February 20, 1939. A rally at Madison Square Garden. George Washington’s picture hung behind center stage. The Pledge of Allegiance opened the event. Patriotic music was played and a popular local performer sang the National Anthem. 20,000 people were there to hear speeches about America’s great history and plans for future greatness.
It was one of the largest pre-war Nazi rallies in America, if not one of the largest in the world outside of Germany.
If asked they would have said it wasn’t about hate. It was about love of culture and history. It was about identity as a people. It was about protecting the country from unwelcome outside foreign influence.
For the fourth year in a row hate groups have grown in the US. Up about 30% in that period. This is accompanied by a 17% increase, according to the FBI, in hate crimes. The typical given explanation for this is a growing fear of the loss of white majority status and increased cultural pluralism in the US.
This morning CNN reported that Coast Guard Lt. Christopher Paul Hasson, 49, of Silver Spring, Maryland,was arrested in possession of a large cache of weapons and drugs. He planned on carrying out a massive terrorist campaign in the US. He said “We need a white homeland as Europe seems lost.”
What is Hate? Intense hostility, dislike, animosity or aversion driven by fear, anger, or sense of injury. A clinical definition, but you know what it feels like for you have felt.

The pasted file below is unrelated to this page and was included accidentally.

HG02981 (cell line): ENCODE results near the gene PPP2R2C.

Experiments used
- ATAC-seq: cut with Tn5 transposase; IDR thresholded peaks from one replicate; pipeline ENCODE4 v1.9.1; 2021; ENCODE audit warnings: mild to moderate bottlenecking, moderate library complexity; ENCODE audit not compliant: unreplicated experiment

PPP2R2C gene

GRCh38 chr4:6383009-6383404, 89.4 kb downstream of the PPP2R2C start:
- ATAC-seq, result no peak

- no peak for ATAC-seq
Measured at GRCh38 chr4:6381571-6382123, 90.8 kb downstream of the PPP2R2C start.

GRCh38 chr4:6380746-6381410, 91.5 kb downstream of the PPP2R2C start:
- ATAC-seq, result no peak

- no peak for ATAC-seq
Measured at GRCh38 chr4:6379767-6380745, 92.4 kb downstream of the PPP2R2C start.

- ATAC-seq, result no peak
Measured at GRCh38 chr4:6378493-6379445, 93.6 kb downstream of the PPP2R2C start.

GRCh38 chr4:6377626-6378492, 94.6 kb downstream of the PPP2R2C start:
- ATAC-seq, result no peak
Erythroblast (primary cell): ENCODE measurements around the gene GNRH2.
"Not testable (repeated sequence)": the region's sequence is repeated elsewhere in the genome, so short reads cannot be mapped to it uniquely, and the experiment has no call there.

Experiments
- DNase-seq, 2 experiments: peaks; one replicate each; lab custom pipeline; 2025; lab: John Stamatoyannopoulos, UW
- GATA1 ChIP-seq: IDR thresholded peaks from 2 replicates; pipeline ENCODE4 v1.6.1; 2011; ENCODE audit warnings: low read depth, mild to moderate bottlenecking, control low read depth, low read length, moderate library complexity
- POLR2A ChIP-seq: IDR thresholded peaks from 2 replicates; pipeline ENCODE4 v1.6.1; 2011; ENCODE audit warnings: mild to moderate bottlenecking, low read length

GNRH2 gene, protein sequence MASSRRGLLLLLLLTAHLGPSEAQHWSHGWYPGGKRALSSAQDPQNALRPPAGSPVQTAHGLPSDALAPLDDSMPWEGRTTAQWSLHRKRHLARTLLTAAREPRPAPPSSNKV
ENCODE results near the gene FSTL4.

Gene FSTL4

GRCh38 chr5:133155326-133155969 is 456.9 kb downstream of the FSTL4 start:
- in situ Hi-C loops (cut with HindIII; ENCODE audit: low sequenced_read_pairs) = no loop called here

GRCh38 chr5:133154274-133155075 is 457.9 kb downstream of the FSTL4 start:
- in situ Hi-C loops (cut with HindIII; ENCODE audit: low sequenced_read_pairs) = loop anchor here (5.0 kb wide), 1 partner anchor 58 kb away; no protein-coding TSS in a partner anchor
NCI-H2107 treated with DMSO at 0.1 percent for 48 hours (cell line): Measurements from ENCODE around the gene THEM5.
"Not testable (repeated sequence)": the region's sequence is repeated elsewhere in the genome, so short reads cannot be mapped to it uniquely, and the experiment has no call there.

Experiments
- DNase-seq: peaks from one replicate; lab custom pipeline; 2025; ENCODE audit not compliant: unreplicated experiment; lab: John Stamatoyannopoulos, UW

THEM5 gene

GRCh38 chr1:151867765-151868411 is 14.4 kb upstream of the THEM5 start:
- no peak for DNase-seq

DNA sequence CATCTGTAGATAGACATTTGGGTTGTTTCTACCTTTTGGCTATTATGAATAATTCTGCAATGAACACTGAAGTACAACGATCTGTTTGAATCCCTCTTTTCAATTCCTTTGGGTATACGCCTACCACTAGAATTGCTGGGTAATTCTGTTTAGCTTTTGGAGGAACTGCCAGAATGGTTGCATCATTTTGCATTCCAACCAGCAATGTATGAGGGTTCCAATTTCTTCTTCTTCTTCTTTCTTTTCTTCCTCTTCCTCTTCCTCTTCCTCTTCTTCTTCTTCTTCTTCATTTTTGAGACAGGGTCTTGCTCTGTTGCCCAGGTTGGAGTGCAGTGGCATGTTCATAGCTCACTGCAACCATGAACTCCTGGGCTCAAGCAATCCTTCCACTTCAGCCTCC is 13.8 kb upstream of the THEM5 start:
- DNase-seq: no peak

Sometimes its fleeting and intense. Someone wrongs a person you care about and it flares up. That is normal. That is human. That is understandable.
Yet sometimes it lingers. Grows. Steadily simmers and lays dormant. We forget its there. We call it by a different name. We compare it to what others have and say “I have not planned on or condoned killing anyone. What I have is not hate.”
If Love is primarily concerned with seeking the best interest of the other Hate is primarily about denying the other. Denying their need, their interests, their rights, and even their existence.
To deny the right of another to exist is the worst form of hate. It might manifest as a simple deceleration or it might come from the barrel of a gun.
When you say “You should not be” you have hate in your heart.
When you say “You should not have what I have” you have hate in your heart.
When you say “You can exist but only on my terms” you have hate in your heart.
When you say “You are less than I am” you have hate in your heart.
We attempt to justify these feelings. We appeal to cultural, religious, or even so called scientific standards and norms. We attempt to call them something else.
But if it is not hate what is it?